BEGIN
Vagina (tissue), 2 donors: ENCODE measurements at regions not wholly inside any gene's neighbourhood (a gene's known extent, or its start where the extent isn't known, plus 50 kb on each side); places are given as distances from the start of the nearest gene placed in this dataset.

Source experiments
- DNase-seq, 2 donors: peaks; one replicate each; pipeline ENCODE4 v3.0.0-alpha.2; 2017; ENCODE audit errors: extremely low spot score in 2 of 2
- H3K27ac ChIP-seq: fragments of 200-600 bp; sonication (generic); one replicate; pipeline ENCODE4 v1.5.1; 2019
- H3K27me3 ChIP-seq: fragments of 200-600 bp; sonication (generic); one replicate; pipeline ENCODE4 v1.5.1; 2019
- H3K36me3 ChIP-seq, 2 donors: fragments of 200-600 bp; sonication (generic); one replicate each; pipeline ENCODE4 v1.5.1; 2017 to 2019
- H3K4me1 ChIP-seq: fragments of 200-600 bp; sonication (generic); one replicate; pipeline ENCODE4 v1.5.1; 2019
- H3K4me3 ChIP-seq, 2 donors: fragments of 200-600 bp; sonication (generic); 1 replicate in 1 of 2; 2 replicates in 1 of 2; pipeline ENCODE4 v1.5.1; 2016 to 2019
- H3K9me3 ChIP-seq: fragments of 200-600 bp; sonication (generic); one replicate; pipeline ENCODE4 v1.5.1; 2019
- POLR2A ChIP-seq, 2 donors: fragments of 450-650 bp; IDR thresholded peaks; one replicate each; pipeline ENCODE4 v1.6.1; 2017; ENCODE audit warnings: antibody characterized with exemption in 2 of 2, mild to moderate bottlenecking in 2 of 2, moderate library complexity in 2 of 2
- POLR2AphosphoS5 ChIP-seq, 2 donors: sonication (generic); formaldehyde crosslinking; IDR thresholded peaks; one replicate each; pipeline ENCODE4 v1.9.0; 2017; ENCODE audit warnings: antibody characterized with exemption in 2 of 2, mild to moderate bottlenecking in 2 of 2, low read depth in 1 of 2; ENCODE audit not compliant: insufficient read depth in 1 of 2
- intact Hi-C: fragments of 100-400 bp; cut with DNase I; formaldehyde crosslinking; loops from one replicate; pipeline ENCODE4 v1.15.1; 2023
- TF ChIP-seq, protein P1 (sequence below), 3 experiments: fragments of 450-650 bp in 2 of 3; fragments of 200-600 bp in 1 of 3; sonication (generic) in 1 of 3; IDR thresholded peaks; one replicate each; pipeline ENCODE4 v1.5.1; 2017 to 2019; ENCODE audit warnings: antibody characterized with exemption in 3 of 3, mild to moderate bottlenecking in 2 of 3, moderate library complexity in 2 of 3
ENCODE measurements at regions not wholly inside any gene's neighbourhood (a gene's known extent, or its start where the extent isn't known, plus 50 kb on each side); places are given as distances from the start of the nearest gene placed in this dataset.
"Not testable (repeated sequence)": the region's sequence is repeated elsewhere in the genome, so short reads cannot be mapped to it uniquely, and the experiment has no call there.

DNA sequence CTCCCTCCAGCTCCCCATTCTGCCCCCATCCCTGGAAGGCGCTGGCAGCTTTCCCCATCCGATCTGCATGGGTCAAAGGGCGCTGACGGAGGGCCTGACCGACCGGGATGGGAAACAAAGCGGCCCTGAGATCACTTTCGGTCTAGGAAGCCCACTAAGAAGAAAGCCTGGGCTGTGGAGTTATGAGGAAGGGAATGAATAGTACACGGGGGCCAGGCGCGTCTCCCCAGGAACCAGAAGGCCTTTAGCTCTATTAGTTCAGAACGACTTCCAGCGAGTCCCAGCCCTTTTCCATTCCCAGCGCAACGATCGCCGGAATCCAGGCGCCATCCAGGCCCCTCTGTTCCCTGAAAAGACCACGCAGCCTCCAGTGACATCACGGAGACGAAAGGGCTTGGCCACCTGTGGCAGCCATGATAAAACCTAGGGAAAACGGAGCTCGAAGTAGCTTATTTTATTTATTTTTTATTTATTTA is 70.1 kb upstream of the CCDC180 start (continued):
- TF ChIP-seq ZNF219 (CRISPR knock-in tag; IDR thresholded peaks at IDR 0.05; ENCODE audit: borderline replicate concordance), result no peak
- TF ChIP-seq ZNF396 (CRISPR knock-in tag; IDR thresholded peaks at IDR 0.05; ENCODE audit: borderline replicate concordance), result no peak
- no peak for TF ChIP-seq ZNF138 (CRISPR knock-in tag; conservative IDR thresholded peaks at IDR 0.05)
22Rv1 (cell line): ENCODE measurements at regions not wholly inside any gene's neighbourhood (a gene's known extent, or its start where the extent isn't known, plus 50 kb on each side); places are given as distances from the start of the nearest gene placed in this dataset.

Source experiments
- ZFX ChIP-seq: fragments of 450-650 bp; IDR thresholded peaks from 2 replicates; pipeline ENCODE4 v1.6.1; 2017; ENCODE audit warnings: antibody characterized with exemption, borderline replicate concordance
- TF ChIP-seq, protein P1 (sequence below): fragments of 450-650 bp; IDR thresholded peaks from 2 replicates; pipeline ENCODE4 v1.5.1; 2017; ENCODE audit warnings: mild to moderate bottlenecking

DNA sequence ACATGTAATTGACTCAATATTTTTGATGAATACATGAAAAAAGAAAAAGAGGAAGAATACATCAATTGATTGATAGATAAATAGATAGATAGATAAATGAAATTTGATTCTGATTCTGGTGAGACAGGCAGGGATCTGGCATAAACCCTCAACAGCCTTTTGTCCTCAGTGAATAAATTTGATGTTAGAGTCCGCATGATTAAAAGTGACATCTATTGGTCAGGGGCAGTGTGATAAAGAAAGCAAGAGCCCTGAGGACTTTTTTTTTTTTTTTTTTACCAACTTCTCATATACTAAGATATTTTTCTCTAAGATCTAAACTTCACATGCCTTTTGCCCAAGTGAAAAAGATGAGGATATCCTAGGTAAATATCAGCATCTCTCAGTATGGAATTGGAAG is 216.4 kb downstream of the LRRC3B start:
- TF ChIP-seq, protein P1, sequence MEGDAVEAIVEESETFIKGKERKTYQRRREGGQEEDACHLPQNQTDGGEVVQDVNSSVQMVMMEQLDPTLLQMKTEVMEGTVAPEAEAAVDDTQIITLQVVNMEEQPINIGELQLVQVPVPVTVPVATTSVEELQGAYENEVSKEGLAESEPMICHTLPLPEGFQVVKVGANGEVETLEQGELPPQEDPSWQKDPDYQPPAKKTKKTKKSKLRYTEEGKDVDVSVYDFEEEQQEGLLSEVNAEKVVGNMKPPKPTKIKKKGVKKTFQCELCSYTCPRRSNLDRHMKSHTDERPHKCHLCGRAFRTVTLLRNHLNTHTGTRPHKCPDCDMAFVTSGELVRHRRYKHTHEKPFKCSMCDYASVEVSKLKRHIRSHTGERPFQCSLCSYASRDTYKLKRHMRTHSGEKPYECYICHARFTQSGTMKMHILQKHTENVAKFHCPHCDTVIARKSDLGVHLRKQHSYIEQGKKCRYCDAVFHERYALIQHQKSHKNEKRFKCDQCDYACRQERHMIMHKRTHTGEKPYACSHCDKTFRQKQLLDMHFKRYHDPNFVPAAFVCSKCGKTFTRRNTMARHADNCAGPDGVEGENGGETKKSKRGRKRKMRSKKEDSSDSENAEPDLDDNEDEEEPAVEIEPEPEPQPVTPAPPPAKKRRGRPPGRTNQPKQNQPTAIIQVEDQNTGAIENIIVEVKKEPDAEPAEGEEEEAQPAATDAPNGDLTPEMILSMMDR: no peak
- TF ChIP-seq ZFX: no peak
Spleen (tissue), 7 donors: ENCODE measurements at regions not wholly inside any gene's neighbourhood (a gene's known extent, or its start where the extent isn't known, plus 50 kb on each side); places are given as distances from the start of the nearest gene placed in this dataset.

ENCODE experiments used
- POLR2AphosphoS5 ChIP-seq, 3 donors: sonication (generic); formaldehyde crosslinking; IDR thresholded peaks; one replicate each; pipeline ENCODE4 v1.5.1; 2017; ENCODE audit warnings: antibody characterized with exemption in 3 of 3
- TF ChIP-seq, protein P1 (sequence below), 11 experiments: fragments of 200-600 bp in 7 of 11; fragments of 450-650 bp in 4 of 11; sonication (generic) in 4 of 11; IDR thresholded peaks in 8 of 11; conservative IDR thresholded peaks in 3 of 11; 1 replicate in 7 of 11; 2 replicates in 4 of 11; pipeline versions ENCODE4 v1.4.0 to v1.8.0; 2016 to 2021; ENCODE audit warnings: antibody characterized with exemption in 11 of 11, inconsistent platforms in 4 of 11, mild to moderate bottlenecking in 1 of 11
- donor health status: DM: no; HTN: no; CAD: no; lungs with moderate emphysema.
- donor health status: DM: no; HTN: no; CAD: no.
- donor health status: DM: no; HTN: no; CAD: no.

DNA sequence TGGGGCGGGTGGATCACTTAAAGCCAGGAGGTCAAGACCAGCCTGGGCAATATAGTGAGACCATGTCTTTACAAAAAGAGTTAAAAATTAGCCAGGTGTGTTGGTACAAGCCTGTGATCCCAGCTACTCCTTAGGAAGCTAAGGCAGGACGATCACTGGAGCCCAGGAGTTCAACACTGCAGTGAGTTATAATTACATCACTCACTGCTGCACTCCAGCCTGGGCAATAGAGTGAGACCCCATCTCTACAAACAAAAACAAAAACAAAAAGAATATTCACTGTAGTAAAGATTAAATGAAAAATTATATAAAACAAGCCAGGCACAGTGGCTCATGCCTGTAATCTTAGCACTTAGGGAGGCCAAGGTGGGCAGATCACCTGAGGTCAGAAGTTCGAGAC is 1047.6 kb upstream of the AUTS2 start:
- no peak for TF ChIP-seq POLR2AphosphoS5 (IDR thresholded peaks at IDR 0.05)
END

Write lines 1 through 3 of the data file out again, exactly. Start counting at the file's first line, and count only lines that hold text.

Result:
Vagina (tissue), 2 donors: ENCODE measurements at regions not wholly inside any gene's neighbourhood (a gene's known extent, or its start where the extent isn't known, plus 50 kb on each side); places are given as distances from the start of the nearest gene placed in this dataset.

Source experiments
- DNase-seq, 2 donors: peaks; one replicate each; pipeline ENCODE4 v3.0.0-alpha.2; 2017; ENCODE audit errors: extremely low spot score in 2 of 2